Boxer's Fracture Symptoms and Treatment

The boxer's fracture is a broken bone of the hand, classically at the base of the small finger. The boxer's fracture is a break that occurs in the region of the bone called the metacarpal neck. The metacarpal is the bone in the palm of the hand that extends from the small bones of the wrist to the knuckle at the base of the finger. The site of the break in a boxer's fracture is near the knuckle.

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Most often boxer's fractures are seen after punching a person or an object such as a wall. While the injury is most often a punching motion, one can also sustain this injury with non-punching types of injuries. Other causes can be from trying to break a fall with your hand, having your hand crushed in an accident, violent twisting of the hand or finger, or from contact during sports.


Patients who sustain a boxer's fracture commonly complain of pain and swelling at the base of the small finger. A deformed appearing knuckle is also a common sign of a boxer's fracture. There is also often a bump over the back of the palm just below the small finger knuckle. The knuckle itself may look sunken in, or absent. The best way to see the deformity is by making a fist with both hands, and comparing the appearance of the backs of your hands. The hand with a boxer's fracture will have a different shape to the outer side of the hand. In the early stages after the injury, the deformity of the hand may be hard to discern, as swelling can make the side of the hand look deformed.

The most common signs of the boxer's fracture are:

  • Pain on the outer side of the hand
  • Tenderness over the small finger knuckle
  • Difficulty forming a fist
  • Swelling and bruising
  • Deformity of the hand

If you think you may have broken your hand, you should be seen by your doctor. Your practioner is likely to obtain an X-ray if there is concern about a possible fracture. Other tests should not be necessary to diagnose a boxer's fracture. Your healthcare provider will assess for other injuries that may have occurred, and evaluate the extent of the deformity of the fracture.


Depending on the severity of the boxer's fracture, these can be treated by splinting, taping, casting or surgery. Most boxer's fractures can be treated nonsurgically. In these situations, there is some controversy about the best method of treatment. The advantage of casting and splinting is that the fracture is well protected to prevent discomfort from bumping the injured hand into things. The advantage of taping is that early mobility tends to lead to less stiffness of the knuckles, one of the most common complications of this injury.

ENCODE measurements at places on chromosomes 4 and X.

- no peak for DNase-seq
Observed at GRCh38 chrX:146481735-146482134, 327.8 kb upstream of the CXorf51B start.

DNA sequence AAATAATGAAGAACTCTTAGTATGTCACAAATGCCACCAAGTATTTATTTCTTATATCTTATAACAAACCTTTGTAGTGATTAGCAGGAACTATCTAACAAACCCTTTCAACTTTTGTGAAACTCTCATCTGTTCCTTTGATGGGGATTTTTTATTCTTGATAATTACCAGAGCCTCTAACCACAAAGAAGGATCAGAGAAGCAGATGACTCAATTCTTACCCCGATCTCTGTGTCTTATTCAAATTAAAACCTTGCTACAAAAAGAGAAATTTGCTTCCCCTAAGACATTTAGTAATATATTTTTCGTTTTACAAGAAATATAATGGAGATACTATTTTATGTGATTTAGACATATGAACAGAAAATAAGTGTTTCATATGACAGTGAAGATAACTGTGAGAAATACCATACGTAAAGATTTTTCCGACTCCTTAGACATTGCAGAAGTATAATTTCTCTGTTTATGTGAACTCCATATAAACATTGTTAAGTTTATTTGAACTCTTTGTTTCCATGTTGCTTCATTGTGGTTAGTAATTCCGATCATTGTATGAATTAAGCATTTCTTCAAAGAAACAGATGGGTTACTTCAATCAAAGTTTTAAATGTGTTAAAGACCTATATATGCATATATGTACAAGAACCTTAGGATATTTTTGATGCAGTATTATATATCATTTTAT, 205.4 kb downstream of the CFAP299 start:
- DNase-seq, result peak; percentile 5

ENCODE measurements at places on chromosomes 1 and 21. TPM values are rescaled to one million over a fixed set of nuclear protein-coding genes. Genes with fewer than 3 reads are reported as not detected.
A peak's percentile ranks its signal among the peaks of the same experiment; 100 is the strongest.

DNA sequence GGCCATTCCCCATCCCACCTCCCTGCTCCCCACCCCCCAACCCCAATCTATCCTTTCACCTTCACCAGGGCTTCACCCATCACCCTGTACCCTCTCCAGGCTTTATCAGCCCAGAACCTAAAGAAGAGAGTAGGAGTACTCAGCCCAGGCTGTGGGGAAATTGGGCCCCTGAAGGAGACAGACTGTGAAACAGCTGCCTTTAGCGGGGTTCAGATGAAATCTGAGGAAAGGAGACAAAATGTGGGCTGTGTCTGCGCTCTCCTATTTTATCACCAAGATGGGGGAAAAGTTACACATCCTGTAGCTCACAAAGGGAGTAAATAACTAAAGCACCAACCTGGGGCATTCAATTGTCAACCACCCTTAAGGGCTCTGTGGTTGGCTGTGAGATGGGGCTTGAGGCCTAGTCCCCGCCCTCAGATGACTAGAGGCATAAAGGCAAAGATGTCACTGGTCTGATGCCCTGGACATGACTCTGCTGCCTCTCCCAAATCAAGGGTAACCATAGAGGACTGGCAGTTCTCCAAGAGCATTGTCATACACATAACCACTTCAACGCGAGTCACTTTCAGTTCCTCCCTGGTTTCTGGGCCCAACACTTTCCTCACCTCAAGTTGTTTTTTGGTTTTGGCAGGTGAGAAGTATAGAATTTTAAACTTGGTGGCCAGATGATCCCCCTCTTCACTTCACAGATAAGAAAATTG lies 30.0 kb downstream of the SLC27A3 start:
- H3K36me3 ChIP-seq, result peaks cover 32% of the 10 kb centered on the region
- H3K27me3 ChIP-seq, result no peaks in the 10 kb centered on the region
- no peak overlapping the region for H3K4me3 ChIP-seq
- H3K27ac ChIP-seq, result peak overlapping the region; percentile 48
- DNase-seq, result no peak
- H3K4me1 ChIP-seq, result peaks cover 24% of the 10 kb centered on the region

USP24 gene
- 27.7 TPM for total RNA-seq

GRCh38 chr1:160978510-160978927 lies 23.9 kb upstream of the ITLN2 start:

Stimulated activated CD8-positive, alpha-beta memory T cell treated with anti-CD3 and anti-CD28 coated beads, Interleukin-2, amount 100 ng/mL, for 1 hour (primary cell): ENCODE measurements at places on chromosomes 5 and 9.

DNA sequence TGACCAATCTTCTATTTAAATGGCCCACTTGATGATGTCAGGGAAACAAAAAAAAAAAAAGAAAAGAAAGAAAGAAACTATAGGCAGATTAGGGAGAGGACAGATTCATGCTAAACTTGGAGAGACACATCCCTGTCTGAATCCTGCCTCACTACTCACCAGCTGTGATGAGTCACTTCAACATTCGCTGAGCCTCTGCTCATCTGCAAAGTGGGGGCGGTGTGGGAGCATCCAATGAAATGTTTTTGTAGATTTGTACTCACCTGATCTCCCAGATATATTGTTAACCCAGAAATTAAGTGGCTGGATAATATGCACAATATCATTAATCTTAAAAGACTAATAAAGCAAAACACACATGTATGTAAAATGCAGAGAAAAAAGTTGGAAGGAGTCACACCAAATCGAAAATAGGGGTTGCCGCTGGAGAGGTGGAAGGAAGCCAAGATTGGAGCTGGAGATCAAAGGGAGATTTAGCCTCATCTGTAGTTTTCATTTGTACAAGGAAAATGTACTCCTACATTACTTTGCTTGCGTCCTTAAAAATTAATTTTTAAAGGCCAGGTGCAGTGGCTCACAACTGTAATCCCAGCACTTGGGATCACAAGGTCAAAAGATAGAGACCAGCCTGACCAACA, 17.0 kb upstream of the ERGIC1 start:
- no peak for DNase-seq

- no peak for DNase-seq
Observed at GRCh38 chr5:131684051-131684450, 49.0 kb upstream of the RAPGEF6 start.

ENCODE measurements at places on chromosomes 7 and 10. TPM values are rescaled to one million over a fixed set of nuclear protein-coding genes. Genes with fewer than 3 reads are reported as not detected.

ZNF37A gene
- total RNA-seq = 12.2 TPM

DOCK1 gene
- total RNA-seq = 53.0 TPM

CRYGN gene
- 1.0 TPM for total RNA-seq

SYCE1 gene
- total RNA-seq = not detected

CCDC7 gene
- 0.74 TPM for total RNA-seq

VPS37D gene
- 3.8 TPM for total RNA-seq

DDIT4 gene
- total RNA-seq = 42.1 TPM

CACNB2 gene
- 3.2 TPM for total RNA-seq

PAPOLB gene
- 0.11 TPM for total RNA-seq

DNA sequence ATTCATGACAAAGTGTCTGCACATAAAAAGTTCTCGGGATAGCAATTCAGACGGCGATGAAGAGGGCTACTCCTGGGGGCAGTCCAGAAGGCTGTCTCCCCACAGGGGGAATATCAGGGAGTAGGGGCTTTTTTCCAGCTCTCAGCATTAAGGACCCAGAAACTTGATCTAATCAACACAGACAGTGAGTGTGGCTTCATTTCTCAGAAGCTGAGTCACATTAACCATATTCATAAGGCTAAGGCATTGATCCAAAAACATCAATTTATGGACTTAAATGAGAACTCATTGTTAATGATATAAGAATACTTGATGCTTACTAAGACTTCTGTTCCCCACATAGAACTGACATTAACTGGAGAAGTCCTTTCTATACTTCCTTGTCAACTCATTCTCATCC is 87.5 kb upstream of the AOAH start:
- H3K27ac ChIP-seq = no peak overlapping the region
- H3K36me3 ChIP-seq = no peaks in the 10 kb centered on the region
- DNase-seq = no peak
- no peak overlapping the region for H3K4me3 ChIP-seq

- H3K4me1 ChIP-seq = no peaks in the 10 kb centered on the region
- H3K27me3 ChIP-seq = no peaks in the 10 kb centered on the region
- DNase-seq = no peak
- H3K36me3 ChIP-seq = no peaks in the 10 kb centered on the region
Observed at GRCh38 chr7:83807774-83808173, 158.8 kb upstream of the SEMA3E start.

There is also great debate about how much deformity is acceptable with this injury. It is intuitive to think that aligning the bones into proper position is best, however, that may not be the case. Resetting the fracture without doing surgery isn't likely to accomplish too much. Most often, the pull of the finger tendons leads to a recurrence of the deformity of the bone unless the fracture is stabilized with pins or screws. That said, the scarring and stiffness that occur from surgery may be worse than the deformity of the original injury. I often explain to my patients that surgery is trading a bump for a scar. Yes, it is true that leaving the fracture alone may lead to a permanent bump on the back of the hand, but surgery is likely to lead to stiffness and scarring.

If surgery is needed, the usual treatment is to insert small pins through the skin to secure the bones in place. These may remain in after the bone has healed or they may be removed.

Regardless of the treatment, it is common for finger injuries around the knuckles to have stiffness and discomfort once healed. Therefore, once your healthcare provider allows, you should begin exercises to regain normal mobility of the hand.

2 Sources
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  1. Malik S, Rosenberg N. Fifth Metacarpal Fractures (Boxer's Fracture). National Center for Biotechnology Information.

  2. Zong SL, Zhao G, Su LX, et al. Treatments for the Fifth Metacarpal Neck Fractures: A Network Meta-analysis of Randomized Controlled Trials. Medicine (Baltimore). 2016;95(11):e3059. doi:10.1097/MD.0000000000003059

Additional Reading

By Jonathan Cluett, MD
Jonathan Cluett, MD, is board-certified in orthopedic surgery. He served as assistant team physician to Chivas USA (Major League Soccer) and the United States men's and women's national soccer teams.